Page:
Biden has given no indication that he might change course, his position backed by polls suggesting that most Americans support the withdrawal.

But casting a shadow over the pullout is the ominous precedent of Obama’s withdrawal from Iraq in 2011, when Biden was vice president.

At the time, al-Qaida in Iraq had been largely routed by the United States and Iraqi forces. But the Iraqi government was rife with corruption, its military was ill-prepared to ensure security, and its society was divided by sectarianism that was exacerbated by U.S.-backed politicians.

Two years later, after taking advantage of the chaos of Syria’s civil war to establish a foothold there, Islamic State jihadis roared back into Iraq, seizing cities and establishing a so-called caliphate.

Shocked by the group’s violence and worried that it would inspire terrorist attacks around the world, the United States military returned, at the head of an international coalition that worked with local forces to rout the jihadis.

“You cannot but compare the two cases,” said Harith Hasan, a senior fellow at the Carnegie Middle East Center, of Iraq in 2011 and Afghanistan today.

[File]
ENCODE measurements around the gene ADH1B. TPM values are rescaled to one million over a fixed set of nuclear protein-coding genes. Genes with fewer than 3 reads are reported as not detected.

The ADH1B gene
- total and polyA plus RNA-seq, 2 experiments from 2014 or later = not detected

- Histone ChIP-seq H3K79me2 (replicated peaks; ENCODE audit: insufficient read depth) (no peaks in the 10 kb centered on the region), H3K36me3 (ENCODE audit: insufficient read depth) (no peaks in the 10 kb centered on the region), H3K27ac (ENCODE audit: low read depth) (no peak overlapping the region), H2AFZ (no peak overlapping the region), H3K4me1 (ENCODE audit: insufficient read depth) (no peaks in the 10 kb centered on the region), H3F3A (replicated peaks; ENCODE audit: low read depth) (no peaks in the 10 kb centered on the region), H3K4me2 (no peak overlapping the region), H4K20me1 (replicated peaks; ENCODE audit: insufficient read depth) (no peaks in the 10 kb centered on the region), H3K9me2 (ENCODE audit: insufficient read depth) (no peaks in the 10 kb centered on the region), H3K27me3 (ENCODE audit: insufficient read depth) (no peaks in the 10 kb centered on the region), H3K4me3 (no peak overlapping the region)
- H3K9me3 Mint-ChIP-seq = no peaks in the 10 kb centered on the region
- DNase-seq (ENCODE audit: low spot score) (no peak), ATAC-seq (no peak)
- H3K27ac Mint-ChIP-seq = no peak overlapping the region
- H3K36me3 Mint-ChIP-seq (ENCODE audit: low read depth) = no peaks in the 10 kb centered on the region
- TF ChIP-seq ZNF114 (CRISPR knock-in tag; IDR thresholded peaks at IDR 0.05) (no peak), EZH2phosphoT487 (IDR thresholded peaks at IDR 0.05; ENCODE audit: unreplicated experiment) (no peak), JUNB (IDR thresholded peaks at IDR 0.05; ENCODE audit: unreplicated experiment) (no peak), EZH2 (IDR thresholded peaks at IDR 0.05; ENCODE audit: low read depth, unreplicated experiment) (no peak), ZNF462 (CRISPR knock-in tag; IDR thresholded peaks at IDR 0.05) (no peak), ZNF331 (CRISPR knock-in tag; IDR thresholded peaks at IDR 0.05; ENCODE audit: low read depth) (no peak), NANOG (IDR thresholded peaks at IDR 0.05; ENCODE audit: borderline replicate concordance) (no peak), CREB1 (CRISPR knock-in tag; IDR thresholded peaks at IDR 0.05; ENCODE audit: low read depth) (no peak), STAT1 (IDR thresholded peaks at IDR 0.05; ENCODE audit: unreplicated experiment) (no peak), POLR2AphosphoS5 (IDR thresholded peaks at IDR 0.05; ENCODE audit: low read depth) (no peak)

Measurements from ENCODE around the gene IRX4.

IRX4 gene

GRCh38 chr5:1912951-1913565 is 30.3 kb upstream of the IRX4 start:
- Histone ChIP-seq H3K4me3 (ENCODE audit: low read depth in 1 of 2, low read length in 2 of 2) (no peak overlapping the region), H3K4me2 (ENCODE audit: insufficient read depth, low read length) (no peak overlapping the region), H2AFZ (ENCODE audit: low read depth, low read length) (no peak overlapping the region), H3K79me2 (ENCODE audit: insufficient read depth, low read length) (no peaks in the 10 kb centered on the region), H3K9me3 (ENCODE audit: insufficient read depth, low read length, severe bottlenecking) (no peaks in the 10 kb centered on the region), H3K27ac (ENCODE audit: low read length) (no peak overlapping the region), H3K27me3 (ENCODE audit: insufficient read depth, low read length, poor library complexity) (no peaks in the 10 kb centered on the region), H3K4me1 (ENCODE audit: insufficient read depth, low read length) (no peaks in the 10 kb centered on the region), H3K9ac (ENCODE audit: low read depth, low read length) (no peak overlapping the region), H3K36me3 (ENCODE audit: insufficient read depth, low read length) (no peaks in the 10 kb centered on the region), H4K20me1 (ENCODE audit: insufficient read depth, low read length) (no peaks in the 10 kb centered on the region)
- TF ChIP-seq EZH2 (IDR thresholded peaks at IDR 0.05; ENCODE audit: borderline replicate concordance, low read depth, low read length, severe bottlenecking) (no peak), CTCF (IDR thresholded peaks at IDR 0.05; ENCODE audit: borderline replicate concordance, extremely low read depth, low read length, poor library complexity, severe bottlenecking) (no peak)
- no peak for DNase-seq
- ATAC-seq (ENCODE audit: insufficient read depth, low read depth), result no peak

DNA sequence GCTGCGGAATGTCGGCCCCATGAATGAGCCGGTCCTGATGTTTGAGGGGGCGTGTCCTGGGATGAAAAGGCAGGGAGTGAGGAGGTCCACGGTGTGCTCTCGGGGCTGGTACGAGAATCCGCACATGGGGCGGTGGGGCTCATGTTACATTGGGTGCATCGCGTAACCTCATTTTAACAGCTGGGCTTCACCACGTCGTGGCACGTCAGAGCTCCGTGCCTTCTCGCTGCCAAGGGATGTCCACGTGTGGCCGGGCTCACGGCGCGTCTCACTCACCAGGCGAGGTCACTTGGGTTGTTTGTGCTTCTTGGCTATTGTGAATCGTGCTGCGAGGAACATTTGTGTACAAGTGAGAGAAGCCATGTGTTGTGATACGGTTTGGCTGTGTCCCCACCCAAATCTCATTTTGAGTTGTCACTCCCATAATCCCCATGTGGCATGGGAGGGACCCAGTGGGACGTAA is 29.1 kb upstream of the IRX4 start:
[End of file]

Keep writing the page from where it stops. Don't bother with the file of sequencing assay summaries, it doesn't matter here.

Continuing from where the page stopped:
Many factors that contributed to the Islamic State’s rise are present in Afghanistan, he said, adding that policymakers would be naive to think that such problems would not eventually spill over borders.

“Even if the U.S. wants to disengage, the rise of forces such as ISIS, such as the Taliban, forces that are radical and able to destabilize the whole region, they will eventually affect U.S. interests,” Hasan said, using an alternative name for the Islamic State.

The United States has been involved in Afghanistan since Bush ordered an invasion in 2001 aimed at disrupting terrorist groups and toppling the Taliban government.

But Qaida and Taliban leaders escaped to neighboring Pakistan, and in 2003 the United States announced the end of major combat operations and shifted, with international partners, to helping Afghanistan emerge as a pro-Western democracy.

Despite some successes, corruption in the Afghan government sapped development, neighboring powers backed proxy forces inside the country, and the Taliban reconstituted as an insurgency. Obama increased and decreased troop numbers, and President Donald Trump started negotiations with the Taliban, bypassing the Afghan government.

After entering the White House, Biden announced the withdrawal, arguing essentially that if all the United States had done so far had not fixed Afghanistan, nothing would.

Many Americans share that view. Others worry it sets a dangerous precedent.

The U.S. withdrawal after negotiating with the Taliban amounted to “an effective American surrender,” said Crocker, the former ambassador.

“The Taliban can now present themselves as the Islamic movement that defeated the great Satan, and that is going to resonate internationally,” he said.

This article originally appeared in The New York Times.